This last solution looks pretty promising. However, it turns out that we can do something much more ambitious. We can eliminate the bank entirely from the protocol. This changes the nature of the currency considerably. It means that there is no longer any single organization in charge of the currency. And when you think about the enormous power a central bank has control over the money supply thats a pretty huge change.

The idea is to make it so everyone (collectively) is the bank. In particular, well assume that everyone using Infocoin keeps a complete record of which infocoins belong to which person. You can think of this as a shared public ledger showing all Infocoin transactions. Well call this ledger the block chain, since thats what the complete record will be called in Bitcoin, once we get to it.

Now, suppose Alice wants to transfer an infocoin to Bob. She signs the message I, Alice, am giving Bob one infocoin, with serial number 1234567, and gives the signed message to Bob. Bob can use his copy of the block chain to check that, indeed, the infocoin is Alices to give. If that checks out then he broadcasts both Alices message and his acceptance of the transaction to the entire network, and everyone updates their copy of the block chain.

We still have the where do serial number come from problem, but that turns out to be pretty easy to solve, and so I will defer it to later, in the discussion of Bitcoin. A more challenging problem is that this protocol allows Alice to cheat by double spending her infocoin. She sends the signed message I, Alice, am giving Bob one infocoin, with serial number 1234567 to Bob, and the messageI, Alice, am giving Charlie one infocoin, with [the same] serial number 1234567 to Charlie. Both Bob and Charlie use their copy of the block chain to verify that the infocoin is Alices to spend. Provided they do this verification at nearly the same time (before theyve had a chance to hear from one another), both will find that, yes, the block chain shows the coin belongs to Alice. And so they will both accept the transaction, and also broadcast their acceptance of the transaction. Now theres a problem. How should other people update their block chains? There may be no easy way to achieve a consistent shared ledger of transactions. And even if everyone can agree on a consistent way to update their block chains, there is still the problem that either Bob or Charlie will be cheated.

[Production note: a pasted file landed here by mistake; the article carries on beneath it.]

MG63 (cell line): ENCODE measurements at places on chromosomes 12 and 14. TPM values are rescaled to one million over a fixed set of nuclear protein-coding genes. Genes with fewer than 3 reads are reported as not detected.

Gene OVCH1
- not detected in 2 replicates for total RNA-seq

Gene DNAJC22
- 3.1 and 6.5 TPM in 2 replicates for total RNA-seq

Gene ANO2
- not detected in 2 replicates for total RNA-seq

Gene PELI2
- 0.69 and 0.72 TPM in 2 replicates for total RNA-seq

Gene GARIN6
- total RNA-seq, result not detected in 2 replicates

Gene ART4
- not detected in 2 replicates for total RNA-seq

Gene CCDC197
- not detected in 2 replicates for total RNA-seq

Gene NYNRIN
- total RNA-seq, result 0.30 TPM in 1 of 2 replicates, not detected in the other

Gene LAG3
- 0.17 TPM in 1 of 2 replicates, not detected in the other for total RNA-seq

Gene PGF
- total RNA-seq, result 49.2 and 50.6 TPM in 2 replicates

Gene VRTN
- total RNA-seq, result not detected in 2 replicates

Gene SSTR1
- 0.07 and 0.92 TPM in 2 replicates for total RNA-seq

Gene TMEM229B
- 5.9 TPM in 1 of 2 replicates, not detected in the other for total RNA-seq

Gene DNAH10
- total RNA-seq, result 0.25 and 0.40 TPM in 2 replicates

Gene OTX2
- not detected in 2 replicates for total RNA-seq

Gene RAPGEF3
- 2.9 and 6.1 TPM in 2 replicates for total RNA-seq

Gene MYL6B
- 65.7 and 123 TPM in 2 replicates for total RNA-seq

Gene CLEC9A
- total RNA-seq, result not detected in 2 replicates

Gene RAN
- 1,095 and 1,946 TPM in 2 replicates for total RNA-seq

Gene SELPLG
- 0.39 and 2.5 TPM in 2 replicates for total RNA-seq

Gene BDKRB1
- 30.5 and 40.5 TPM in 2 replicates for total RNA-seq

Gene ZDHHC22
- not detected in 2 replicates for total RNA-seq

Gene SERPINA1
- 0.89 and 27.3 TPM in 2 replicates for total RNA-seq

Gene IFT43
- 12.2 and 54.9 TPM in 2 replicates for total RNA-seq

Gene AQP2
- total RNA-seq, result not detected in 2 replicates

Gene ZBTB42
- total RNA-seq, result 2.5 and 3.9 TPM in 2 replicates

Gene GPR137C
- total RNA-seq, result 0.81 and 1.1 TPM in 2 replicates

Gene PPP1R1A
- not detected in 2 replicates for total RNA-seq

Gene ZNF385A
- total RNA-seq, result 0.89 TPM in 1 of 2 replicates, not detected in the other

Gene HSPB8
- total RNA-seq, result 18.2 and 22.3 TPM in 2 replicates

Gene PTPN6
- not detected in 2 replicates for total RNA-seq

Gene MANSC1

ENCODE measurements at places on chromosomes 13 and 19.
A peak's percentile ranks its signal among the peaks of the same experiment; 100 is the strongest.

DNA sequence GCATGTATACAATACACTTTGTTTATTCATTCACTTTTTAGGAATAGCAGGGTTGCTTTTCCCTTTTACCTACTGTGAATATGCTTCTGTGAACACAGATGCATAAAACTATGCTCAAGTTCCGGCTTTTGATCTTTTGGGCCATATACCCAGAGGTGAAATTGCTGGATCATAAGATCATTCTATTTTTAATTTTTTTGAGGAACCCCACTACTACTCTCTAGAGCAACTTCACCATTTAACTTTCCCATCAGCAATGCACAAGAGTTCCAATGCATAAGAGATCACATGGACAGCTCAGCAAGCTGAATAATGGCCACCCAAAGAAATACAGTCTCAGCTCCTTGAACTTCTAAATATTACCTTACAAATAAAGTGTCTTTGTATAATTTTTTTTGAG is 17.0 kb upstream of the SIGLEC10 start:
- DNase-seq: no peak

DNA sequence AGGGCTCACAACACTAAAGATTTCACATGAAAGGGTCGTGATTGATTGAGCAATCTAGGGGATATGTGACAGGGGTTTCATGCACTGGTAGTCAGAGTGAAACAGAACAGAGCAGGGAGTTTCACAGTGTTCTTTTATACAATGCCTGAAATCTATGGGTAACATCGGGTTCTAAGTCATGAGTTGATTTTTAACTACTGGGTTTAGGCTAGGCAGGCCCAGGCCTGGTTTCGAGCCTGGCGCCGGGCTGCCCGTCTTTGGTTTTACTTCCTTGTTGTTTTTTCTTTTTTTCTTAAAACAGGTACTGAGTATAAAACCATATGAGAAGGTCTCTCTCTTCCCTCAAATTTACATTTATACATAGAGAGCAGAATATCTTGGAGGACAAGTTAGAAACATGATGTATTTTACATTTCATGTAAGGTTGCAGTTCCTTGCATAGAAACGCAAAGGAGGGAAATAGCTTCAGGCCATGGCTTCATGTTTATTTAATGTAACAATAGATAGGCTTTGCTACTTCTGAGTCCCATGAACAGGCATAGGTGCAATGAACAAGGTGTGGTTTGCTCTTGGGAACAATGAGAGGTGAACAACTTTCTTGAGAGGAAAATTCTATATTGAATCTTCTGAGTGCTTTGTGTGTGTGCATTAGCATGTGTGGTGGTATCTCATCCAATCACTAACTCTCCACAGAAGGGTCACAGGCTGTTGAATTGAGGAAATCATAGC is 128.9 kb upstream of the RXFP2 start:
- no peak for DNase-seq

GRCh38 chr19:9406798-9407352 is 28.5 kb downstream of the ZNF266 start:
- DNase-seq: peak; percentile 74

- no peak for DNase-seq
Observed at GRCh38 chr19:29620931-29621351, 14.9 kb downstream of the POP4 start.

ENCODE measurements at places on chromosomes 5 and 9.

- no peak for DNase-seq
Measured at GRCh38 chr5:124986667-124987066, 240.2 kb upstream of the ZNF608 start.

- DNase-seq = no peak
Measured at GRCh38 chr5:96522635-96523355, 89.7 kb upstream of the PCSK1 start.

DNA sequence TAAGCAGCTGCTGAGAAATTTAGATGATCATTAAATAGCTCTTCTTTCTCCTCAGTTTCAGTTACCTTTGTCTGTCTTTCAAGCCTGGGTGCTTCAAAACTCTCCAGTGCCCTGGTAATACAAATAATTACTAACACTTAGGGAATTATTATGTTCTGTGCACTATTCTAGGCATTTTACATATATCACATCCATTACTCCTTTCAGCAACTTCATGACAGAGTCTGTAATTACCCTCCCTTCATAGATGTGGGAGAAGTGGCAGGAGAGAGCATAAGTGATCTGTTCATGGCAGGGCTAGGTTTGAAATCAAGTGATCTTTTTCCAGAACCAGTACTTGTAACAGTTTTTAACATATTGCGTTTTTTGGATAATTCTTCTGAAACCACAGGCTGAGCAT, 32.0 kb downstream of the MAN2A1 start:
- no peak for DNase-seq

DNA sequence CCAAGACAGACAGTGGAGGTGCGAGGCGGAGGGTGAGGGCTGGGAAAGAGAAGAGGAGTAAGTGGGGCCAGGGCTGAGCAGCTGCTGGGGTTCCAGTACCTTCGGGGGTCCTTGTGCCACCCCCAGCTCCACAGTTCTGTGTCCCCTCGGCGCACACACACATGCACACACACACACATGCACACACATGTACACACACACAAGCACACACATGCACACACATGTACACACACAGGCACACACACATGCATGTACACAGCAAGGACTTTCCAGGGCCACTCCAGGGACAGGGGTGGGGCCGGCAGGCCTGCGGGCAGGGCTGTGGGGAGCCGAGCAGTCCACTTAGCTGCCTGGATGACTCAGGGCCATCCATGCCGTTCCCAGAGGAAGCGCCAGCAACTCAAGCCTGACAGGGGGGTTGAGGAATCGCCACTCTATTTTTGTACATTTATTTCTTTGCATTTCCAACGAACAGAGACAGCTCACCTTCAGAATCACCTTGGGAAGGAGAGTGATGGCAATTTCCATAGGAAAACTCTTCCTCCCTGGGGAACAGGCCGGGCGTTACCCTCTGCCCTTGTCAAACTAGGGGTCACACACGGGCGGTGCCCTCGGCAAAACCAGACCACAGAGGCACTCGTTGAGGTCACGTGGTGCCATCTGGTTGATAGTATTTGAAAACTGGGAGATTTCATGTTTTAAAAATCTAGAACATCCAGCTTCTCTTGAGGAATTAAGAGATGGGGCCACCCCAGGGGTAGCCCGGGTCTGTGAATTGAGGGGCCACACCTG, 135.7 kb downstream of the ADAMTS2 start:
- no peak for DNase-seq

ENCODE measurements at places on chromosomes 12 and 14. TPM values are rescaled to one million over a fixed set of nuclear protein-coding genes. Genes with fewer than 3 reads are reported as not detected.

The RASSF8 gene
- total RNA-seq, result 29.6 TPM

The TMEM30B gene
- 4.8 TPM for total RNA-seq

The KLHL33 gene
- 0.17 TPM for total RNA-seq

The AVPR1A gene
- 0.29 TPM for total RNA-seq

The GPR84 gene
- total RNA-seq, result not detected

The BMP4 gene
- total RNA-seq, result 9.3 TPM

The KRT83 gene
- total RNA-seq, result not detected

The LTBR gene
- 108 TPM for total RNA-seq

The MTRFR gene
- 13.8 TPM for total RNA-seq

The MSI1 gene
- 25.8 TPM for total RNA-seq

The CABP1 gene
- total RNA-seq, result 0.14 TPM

At first glance double spending seems difficult for Alice to pull off. After all, if Alice sends the message first to Bob, then Bob can verify the message, and tell everyone else in the network (including Charlie) to update their block chain. Once that has happened, Charlie would no longer be fooled by Alice. So there is most likely only a brief period of time in which Alice can double spend. However, its obviously undesirable to have any such a period of time. Worse, there are techniques Alice could use to make that period longer. She could, for example, use network traffic analysis to find times when Bob and Charlie are likely to have a lot of latency in communication. Or perhaps she could do something to deliberately disrupt their communications. If she can slow communication even a little that makes her task of double spending much easier.

How can we address the problem of double spending? The obvious solution is that when Alice sends Bob an infocoin, Bob shouldnt try to verify the transaction alone. Rather, he should broadcast the possible transaction to the entire network of Infocoin users, and ask them to help determine whether the transaction is legitimate. If they collectively decide that the transaction is okay, then Bob can accept the infocoin, and everyone will update their block chain. This type of protocol can help prevent double spending, since if Alice tries to spend her infocoin with both Bob and Charlie, other people on the network will notice, and network users will tell both Bob and Charlie that there is a problem with the transaction, and the transaction shouldnt go through.